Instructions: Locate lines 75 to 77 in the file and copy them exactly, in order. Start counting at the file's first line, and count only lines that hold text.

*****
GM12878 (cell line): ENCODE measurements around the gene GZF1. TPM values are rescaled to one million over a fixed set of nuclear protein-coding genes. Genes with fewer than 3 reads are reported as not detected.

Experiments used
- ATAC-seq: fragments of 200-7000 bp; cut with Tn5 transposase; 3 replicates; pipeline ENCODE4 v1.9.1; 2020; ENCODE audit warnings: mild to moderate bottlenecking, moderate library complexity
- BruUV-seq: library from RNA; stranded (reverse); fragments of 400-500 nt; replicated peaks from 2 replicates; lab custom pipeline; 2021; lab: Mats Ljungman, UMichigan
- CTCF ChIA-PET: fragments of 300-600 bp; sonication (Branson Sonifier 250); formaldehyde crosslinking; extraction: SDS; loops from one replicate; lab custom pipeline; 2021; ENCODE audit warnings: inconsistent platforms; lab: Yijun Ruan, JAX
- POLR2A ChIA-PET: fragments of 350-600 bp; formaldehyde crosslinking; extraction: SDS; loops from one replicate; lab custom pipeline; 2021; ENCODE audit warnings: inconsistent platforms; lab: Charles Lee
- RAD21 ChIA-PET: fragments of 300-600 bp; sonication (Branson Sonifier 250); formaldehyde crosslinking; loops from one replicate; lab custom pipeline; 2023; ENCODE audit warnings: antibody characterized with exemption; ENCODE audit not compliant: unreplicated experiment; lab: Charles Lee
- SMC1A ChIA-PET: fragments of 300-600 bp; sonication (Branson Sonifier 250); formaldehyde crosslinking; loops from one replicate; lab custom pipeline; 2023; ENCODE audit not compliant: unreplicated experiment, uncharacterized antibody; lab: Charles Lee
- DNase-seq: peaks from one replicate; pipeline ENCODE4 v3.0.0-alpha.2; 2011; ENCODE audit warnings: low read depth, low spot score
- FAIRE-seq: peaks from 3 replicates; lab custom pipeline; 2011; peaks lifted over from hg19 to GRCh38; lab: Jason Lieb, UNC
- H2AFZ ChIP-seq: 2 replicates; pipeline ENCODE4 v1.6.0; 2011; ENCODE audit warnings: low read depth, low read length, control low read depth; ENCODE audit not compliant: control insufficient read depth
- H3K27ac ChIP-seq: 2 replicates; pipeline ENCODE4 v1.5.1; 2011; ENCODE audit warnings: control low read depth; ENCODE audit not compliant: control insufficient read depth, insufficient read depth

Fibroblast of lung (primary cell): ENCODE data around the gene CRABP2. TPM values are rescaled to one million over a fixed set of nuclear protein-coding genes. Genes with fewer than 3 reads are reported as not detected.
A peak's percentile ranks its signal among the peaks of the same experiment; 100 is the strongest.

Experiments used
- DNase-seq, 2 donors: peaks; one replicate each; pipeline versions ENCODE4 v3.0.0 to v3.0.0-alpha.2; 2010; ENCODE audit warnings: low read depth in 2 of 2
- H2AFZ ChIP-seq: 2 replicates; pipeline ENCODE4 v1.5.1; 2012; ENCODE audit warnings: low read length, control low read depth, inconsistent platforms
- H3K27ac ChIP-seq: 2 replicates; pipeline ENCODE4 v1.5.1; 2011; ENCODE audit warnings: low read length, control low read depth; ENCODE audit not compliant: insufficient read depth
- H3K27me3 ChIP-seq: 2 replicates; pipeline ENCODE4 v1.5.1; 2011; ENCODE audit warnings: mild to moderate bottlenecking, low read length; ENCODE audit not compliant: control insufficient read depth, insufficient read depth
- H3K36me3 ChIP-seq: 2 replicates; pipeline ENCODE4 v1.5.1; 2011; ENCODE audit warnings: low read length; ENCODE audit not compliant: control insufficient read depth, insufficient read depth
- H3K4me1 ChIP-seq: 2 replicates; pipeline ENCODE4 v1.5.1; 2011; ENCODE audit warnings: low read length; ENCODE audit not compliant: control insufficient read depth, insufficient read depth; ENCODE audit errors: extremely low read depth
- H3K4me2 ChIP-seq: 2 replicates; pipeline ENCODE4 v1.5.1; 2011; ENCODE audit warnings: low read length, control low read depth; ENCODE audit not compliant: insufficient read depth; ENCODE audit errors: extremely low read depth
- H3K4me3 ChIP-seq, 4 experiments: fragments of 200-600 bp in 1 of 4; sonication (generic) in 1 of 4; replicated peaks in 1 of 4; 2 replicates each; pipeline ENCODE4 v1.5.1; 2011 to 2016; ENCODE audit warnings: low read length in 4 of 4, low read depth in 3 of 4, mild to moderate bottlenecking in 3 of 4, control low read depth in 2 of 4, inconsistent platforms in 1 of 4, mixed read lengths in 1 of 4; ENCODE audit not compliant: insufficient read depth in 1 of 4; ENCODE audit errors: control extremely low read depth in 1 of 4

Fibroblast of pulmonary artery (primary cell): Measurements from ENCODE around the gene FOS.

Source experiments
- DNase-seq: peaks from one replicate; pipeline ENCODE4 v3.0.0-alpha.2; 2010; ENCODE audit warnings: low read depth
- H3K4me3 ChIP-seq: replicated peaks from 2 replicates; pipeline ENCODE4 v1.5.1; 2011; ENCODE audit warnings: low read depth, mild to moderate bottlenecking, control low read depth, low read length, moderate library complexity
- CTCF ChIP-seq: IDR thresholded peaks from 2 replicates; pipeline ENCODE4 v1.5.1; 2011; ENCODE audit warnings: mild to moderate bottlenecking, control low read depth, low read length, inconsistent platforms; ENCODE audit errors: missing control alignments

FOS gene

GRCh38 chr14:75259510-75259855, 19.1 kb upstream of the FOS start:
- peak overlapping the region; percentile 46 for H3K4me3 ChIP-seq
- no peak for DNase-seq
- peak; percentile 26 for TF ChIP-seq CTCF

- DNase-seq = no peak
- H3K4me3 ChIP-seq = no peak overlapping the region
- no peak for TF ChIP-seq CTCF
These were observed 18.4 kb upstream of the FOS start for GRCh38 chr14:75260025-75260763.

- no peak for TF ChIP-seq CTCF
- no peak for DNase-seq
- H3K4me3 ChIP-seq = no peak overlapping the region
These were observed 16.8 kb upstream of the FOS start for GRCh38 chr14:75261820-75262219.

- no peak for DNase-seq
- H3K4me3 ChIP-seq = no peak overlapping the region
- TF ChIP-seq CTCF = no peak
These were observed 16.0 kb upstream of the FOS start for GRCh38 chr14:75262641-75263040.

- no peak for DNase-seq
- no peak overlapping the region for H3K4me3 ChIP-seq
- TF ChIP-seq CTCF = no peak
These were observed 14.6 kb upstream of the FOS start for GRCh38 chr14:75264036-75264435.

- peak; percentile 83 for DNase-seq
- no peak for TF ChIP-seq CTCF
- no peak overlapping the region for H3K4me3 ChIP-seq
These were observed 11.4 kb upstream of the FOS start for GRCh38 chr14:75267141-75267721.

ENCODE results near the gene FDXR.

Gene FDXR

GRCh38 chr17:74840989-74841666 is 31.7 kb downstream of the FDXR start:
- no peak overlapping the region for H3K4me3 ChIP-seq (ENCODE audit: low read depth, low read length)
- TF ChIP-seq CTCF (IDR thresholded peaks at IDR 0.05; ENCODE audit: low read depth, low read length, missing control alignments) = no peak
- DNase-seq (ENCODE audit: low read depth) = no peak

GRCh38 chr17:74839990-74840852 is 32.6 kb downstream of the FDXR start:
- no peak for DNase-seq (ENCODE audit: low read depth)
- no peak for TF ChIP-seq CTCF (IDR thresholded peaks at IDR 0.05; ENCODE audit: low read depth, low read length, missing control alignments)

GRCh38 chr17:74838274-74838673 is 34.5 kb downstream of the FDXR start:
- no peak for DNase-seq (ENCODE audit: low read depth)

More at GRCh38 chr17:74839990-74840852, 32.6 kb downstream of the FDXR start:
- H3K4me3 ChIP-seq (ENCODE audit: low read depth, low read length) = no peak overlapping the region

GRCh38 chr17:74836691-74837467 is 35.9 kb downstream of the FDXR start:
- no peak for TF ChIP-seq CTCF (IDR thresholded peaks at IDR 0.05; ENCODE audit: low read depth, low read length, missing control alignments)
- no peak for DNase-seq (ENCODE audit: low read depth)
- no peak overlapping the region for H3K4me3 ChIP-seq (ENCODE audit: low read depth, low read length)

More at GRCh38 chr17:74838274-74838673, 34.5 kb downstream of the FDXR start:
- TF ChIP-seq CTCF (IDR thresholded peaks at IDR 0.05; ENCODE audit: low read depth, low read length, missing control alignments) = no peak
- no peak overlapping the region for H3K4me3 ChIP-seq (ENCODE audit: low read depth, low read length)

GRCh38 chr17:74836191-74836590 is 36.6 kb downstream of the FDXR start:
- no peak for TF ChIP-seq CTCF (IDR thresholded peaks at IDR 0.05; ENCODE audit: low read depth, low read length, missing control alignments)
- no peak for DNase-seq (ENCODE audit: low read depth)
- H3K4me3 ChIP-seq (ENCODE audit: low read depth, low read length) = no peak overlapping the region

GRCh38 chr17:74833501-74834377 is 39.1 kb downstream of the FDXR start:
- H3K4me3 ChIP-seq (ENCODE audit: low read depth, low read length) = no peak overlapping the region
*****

- no peak for TF ChIP-seq CTCF (IDR thresholded peaks at IDR 0.05; ENCODE audit: low read depth, low read length, missing control alignments)
- no peak for DNase-seq (ENCODE audit: low read depth)
- H3K4me3 ChIP-seq (ENCODE audit: low read depth, low read length) = no peak overlapping the region